It’s official! I’m a member of the Tarik Saleh Bike Club

Tarik Saleh hat 2Tarik Saleh buttonsTarik Saleh Dalek Tarik Saleh is  very nice  guy who has had an awesome blog for years, and  runs a very cool bike club with two simple rules:

1.  Ride Bikes

2. Don’t be an Ass.

I bought two of his awesome cycling caps, once of which I am wearing above. He sent me a bunch of great club buttons too, but unfortunately one was taken by the miscreant you can see above. He’s always an ass and going on and on screaming “EXTERMINATE!” all the time. Don’t really know what his deal is.

Maybe if he rode a bike, he’d be less of a jerk.

Anyway, the hats are great. They fit really well, are  super comfy, and makes me look uber-cool to boot. Tarik  might still have some hats, so click the link above if you are interested.  The hats are all handmade by RandiJo Fabications.  She has other great stuff too, so you might want to check her site.

So as far as the rules of the club,  I got rule #1 down.  I ride everywhere. Hate using the car unless I have to. In fact,  I got an Xtracycle  a few months ago for cargo trips and even more recently ordered a stokemonkey, which is an electric motor designed specifically for longtail bikes like the Xtracycle, which will allow me to carry my wife on the back of my bike as well as our dogs in their trailer up a 20% grade to our weekly dog training classes. I am also hopeful that I can talk her into doing some local bike camping as well. Very excited about that possibility.

As far as Rule #2 goes?… Work in progress.

Ty

Xtracycle to the Rescue!

I’ve had my Xtracycle for a few months now and have found it very handy for a lot of purposes:  Shopping, taking my wife and our dogs for a Sunday ride, E-recyclables to E-Waste, etc. I’ve read on other blogs about other owners finding things along the road. Furniture,  knickknacks, etc., but that hasn’t happened with me. At least, not yet…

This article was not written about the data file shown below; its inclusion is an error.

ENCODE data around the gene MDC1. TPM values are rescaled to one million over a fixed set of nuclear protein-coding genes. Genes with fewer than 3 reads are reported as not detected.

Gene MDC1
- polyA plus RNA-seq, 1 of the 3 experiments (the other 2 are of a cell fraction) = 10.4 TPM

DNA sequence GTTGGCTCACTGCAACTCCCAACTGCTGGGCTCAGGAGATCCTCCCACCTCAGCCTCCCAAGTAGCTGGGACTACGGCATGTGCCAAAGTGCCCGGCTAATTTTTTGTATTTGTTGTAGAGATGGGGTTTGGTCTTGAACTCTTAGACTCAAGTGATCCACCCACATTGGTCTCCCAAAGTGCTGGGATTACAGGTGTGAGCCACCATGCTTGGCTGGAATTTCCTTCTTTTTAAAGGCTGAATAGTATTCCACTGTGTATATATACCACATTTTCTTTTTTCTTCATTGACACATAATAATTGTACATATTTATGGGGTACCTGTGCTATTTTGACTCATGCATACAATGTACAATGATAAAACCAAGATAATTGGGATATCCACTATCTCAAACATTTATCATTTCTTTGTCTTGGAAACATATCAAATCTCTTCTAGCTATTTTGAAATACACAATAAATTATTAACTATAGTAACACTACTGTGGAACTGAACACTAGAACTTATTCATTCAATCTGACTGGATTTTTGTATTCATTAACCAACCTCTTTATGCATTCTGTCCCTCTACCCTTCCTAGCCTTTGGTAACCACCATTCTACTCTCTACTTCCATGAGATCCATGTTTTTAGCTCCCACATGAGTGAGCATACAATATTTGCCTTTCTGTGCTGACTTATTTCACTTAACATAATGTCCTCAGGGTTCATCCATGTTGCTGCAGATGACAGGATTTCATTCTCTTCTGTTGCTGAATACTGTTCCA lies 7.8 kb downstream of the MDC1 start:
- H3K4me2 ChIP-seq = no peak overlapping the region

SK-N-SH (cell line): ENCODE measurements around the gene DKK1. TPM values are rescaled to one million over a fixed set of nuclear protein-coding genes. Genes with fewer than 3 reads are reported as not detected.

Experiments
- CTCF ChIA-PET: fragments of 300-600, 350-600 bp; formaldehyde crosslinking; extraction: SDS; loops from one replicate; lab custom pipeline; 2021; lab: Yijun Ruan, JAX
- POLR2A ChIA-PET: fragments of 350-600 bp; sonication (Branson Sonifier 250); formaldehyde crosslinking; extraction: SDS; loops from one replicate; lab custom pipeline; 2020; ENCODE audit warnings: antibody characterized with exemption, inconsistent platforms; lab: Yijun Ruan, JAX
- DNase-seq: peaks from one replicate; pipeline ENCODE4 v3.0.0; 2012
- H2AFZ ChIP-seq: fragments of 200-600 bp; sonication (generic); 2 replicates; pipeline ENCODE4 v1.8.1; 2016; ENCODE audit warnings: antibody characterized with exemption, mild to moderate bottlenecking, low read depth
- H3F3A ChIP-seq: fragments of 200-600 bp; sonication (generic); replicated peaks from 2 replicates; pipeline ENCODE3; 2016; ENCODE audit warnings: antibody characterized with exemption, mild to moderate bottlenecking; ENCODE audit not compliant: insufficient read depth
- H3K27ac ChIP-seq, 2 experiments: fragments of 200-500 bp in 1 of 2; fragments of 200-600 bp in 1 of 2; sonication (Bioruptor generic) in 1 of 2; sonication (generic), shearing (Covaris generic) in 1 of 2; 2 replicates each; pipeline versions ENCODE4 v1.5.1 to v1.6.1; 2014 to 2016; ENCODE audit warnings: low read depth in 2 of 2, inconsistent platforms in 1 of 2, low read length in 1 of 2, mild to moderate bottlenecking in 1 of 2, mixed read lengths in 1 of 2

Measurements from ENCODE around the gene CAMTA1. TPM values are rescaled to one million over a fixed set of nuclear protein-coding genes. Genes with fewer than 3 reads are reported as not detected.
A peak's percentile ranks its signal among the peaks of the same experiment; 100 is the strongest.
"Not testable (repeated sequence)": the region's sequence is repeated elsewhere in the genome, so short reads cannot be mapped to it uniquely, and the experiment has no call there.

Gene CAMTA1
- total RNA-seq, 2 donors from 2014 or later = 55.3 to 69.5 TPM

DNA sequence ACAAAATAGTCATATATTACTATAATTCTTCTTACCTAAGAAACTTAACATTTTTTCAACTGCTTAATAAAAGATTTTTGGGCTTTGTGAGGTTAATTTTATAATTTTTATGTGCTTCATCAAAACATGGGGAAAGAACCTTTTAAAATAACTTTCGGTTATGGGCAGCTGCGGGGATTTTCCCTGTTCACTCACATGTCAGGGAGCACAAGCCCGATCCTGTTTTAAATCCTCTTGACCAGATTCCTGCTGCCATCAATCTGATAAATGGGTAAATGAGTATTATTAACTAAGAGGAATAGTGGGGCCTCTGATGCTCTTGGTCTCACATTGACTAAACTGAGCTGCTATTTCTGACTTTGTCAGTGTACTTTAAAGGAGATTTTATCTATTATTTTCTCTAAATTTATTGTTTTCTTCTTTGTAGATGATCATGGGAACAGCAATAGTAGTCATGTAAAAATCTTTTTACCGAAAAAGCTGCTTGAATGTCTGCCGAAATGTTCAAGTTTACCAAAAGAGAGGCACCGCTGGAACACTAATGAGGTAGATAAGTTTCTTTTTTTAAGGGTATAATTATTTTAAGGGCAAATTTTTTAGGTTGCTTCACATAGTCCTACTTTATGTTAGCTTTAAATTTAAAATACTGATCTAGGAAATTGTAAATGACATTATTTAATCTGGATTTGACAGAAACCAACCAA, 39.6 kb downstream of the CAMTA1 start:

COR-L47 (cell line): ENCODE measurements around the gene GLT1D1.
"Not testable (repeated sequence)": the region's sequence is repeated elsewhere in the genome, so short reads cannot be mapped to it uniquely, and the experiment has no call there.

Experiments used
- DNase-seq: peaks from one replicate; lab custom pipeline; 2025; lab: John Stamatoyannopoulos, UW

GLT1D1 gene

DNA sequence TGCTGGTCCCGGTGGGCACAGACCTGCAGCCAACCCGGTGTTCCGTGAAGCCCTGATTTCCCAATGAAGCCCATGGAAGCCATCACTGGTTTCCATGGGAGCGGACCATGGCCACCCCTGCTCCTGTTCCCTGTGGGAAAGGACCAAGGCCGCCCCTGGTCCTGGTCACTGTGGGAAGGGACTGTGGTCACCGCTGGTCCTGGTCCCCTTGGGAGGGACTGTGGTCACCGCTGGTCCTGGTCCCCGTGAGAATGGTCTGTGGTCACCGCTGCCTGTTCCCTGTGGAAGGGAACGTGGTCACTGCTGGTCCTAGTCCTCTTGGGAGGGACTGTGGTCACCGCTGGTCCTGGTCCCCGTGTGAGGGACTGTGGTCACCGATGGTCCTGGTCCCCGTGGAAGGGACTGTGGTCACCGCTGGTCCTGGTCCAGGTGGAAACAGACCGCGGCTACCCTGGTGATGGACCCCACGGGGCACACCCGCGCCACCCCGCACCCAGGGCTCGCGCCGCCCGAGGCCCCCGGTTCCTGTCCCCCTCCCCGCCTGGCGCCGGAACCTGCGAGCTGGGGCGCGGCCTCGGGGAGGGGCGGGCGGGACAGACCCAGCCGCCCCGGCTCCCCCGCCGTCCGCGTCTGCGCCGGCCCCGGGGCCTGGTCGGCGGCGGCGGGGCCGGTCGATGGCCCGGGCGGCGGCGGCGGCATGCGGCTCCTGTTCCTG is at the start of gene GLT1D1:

Last night, I went on my weekly pizza run  Papa John’s with my pizza warming system ready. I wrote about this recently here. While on the way, I saw one of my coworkers from work walking down the street. To protect her identity, We’ll call her Lily L.

Anyway, I don’t usually see her walking in this area, thought nothing of it, waved hi to her. I was about to ride on when she looked up, recognized me and said, “Ty! Ty!” and seemed a bit distressed. I pulled my bike on over and she said she had parked her car near the train station that morning, but couldn’t find it now. She asked me if I could look for it for her. I pointed to the rear deck of my bike and showed her the foot rests and stoker bar (passenger handlebars, which you can see below if you look closely,

Ty's Xtracycle with Doggyride mini

and said “You can hop on and come with me.” She looked at it and said ok and got on. I checked to make sure she was ready and off we went

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Lily looked for her car, and then within a minute  exclaimed “Oh my gosh! I parked at the other train station in Belmont! My car is nowhere near here!” I told her no problem as Belmont was only two miles away. We set off down the road.